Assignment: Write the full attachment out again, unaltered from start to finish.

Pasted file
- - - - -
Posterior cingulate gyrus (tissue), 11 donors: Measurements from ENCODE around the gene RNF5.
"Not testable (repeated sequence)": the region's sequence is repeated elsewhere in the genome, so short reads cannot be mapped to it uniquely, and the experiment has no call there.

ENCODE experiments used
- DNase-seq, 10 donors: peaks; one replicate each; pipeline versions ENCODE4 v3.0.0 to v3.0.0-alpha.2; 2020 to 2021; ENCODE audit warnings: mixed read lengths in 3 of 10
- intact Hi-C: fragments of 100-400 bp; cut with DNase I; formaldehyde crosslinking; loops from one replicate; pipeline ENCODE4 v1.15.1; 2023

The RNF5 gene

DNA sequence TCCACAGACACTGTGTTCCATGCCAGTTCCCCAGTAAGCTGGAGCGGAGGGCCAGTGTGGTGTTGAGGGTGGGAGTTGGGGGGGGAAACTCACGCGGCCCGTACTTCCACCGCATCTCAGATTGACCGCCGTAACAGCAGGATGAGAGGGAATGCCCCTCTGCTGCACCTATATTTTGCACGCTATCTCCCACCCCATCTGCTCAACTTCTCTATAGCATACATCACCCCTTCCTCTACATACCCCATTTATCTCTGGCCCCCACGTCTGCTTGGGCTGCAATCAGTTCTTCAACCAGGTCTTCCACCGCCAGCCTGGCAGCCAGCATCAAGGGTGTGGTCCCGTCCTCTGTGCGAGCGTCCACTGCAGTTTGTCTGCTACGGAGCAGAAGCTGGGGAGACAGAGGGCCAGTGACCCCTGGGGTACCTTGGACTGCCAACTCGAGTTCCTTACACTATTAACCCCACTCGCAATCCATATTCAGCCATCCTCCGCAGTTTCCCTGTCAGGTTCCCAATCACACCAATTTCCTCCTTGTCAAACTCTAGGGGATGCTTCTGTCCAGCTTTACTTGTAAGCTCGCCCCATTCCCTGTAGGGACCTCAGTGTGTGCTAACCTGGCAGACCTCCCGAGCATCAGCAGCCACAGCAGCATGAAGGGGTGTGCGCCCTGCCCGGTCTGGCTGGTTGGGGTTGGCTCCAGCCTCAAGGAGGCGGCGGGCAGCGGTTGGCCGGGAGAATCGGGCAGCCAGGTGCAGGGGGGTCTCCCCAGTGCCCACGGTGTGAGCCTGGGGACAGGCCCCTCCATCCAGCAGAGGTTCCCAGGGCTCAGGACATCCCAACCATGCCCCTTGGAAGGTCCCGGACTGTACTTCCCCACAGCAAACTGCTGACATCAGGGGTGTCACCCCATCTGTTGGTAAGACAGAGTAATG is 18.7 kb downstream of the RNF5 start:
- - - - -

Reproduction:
Posterior cingulate gyrus (tissue), 11 donors: Measurements from ENCODE around the gene RNF5.
"Not testable (repeated sequence)": the region's sequence is repeated elsewhere in the genome, so short reads cannot be mapped to it uniquely, and the experiment has no call there.

ENCODE experiments used
- DNase-seq, 10 donors: peaks; one replicate each; pipeline versions ENCODE4 v3.0.0 to v3.0.0-alpha.2; 2020 to 2021; ENCODE audit warnings: mixed read lengths in 3 of 10
- intact Hi-C: fragments of 100-400 bp; cut with DNase I; formaldehyde crosslinking; loops from one replicate; pipeline ENCODE4 v1.15.1; 2023

The RNF5 gene

DNA sequence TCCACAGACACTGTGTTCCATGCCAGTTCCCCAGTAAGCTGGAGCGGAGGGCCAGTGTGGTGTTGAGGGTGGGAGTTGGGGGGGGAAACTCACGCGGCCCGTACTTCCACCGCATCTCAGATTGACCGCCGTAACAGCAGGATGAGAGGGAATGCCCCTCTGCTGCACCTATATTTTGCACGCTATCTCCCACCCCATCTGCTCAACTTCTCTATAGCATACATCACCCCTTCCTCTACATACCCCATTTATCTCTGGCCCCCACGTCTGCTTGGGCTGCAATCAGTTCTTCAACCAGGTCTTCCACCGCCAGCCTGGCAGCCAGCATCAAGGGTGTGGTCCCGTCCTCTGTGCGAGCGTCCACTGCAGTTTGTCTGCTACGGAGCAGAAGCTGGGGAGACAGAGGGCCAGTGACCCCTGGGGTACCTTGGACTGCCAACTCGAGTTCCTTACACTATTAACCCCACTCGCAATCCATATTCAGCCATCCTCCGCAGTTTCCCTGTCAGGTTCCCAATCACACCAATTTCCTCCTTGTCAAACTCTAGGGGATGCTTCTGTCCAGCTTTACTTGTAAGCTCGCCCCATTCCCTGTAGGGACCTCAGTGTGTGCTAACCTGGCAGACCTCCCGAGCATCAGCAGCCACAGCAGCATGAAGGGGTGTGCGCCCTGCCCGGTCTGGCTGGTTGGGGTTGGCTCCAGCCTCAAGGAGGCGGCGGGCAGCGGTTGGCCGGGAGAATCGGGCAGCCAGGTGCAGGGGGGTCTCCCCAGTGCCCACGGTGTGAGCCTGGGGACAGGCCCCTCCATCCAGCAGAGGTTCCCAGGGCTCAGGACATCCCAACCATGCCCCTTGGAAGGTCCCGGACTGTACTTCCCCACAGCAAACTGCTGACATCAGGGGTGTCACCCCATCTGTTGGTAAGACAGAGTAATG is 18.7 kb downstream of the RNF5 start: